City pursues center for homeless

·2 min read

Jun. 17—HIGH POINT — City leaders have taken another step in the planning for a possible "day center" for the homeless in High Point.

The City Council's Community Development Committee on Tuesday endorsed a plan to spend $588,651 in federal CARES Act funds to secure a site for a facility that would provide services that include essentials like showers and laundry facilities, as well as educational and training opportunities and support for mental and physical health care.

"It's an opportunity to meet a need that the city has had for a long time," said Mike McNair, director of the Community Development and Housing Department. "We've all had numerous conversations with people who said, 'Why don't we have a day center?' And the answer has always been, 'We don't have the funding.' Now, I believe that situation has changed."

The city received the money last year as part of the first coronavirus relief package approved by Congress.

In addition, the city in April submitted a request to Rep. Kathy Manning's office for a $3 million earmark for a proposed day center that's pending in Congress.

McNair said a couple of possible sites for a facility are under consideration, but nothing has been acquired yet.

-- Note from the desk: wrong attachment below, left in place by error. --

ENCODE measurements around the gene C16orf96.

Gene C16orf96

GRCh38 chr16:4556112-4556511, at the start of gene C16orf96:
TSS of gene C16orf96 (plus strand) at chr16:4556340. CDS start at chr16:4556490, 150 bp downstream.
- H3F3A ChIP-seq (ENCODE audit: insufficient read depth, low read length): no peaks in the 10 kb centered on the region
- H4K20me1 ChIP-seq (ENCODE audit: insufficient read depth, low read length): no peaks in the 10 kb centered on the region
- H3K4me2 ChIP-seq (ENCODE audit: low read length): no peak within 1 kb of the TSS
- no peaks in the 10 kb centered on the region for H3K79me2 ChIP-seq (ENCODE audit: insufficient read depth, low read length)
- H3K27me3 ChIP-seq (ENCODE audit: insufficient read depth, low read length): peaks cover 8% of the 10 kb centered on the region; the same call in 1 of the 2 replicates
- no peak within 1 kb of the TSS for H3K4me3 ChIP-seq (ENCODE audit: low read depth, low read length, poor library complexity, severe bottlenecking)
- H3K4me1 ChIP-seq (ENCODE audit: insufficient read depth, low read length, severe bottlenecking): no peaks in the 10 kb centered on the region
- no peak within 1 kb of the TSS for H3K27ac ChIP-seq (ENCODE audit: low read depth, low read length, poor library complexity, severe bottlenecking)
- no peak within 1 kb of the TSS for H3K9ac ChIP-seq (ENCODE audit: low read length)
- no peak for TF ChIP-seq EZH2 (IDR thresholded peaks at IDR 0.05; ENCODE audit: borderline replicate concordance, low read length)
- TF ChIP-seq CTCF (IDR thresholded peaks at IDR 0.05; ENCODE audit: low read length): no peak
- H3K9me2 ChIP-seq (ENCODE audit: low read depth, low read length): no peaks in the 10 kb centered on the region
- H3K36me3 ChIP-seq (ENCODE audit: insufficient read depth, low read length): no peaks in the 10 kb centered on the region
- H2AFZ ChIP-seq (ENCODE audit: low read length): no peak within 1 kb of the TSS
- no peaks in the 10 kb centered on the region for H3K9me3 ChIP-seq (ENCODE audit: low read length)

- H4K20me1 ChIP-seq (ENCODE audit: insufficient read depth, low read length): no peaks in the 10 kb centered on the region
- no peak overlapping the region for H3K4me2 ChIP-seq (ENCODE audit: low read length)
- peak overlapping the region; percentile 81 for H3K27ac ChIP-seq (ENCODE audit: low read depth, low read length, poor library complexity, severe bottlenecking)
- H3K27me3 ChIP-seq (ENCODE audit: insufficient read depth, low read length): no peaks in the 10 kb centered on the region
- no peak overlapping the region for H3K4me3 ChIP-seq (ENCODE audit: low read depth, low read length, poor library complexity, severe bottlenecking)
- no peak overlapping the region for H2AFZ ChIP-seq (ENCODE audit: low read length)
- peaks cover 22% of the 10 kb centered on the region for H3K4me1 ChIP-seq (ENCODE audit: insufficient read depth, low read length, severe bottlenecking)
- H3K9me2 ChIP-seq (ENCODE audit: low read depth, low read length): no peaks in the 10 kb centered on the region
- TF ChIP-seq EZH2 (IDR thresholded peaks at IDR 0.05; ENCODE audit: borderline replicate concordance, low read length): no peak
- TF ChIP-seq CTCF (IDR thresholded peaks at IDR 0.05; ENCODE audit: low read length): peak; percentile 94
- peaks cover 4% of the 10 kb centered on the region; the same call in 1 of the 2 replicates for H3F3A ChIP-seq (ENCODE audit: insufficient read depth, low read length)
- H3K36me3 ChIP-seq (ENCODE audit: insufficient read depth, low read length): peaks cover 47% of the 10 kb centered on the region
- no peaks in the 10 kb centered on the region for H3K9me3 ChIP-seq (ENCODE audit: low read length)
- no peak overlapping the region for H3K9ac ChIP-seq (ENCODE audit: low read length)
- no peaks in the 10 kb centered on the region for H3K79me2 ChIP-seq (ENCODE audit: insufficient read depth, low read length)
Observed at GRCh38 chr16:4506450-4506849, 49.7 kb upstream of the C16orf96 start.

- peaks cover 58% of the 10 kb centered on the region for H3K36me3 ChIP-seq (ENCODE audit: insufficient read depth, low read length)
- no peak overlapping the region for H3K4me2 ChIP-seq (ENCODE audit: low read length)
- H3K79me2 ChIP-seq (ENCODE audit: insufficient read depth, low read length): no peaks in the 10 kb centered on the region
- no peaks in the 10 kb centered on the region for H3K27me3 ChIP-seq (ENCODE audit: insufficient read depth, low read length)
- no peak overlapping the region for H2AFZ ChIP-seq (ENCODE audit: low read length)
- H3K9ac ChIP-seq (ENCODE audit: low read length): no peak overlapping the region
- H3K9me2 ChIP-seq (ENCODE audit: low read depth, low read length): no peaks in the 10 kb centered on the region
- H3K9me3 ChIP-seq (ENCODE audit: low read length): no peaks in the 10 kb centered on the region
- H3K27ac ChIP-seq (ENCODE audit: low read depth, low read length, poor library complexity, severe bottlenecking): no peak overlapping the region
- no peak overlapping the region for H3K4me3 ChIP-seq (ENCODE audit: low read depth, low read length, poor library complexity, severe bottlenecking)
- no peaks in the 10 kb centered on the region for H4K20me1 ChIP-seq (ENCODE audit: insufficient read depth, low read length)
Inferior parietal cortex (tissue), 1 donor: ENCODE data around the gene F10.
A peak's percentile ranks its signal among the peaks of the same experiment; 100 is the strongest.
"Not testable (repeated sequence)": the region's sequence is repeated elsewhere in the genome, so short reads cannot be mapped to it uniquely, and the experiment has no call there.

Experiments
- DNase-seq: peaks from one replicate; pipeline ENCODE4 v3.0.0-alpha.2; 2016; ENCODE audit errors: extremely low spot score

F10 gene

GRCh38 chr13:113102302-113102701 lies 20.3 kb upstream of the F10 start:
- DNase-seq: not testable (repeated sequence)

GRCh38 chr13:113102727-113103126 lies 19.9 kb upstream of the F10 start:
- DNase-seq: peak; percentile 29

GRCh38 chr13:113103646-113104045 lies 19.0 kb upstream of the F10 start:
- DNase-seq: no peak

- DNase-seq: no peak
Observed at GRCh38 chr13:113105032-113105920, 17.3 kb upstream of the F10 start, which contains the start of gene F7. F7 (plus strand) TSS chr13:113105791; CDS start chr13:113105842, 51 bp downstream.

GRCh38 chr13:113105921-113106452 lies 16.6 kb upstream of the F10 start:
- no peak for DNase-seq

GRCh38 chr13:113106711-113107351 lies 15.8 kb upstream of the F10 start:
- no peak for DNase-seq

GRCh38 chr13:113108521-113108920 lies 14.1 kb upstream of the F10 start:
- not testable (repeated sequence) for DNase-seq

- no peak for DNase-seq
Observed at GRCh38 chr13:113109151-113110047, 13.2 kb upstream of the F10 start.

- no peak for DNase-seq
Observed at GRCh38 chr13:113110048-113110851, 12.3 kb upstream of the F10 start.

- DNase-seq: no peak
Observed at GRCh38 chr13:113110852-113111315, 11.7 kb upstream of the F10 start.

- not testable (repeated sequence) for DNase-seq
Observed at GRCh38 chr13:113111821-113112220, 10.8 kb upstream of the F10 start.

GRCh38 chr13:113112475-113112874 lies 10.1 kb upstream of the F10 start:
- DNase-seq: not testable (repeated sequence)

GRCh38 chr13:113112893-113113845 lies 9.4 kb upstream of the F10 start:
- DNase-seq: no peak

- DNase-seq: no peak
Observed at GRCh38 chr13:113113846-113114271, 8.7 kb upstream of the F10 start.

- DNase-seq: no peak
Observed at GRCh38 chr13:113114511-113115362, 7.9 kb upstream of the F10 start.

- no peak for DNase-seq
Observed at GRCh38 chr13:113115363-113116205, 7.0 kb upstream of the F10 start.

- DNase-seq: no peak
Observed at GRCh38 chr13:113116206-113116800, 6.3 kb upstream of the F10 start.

"The city long term would not own or operate this," he said. "The intent is to get the homeless-provider community to take it from there."

Open Door Ministries, a High Point nonprofit that works with the homeless, announced Tuesday that it is researching the feasibility of a day center.

Executive Director Ryan Ross said the idea has gained momentum as more COVID-19 relief money has become available.

He said a day center would complement the services the agency provides at its current location at 400 N. Centennial St., which include a shelter, serving daily meals and helping clients obtain permanent housing.

"Our thinking is that we could impact the homelessness and drug addiction and violence in High Point if we could do a day center and get some of these people off the street and better treat them," Ross said. "There's just a lot of things we could do — job readiness, having some more treatment work with housing case management, helping guys get IDs — that you can't do in a shelter environment."

He said Open Door Ministries would look to partner with other agencies to operate the day center.

Ross said Transitions Homeless Center in Columbia, South Carolina is "kind of my vision of what it would be. They're kind of the benchmark of what day centers are."

According to its website, that organization provides homeless adults a place to spend the day and obtain services, as well as housing.

pkimbrough@hpenews.com — 336-888-3531

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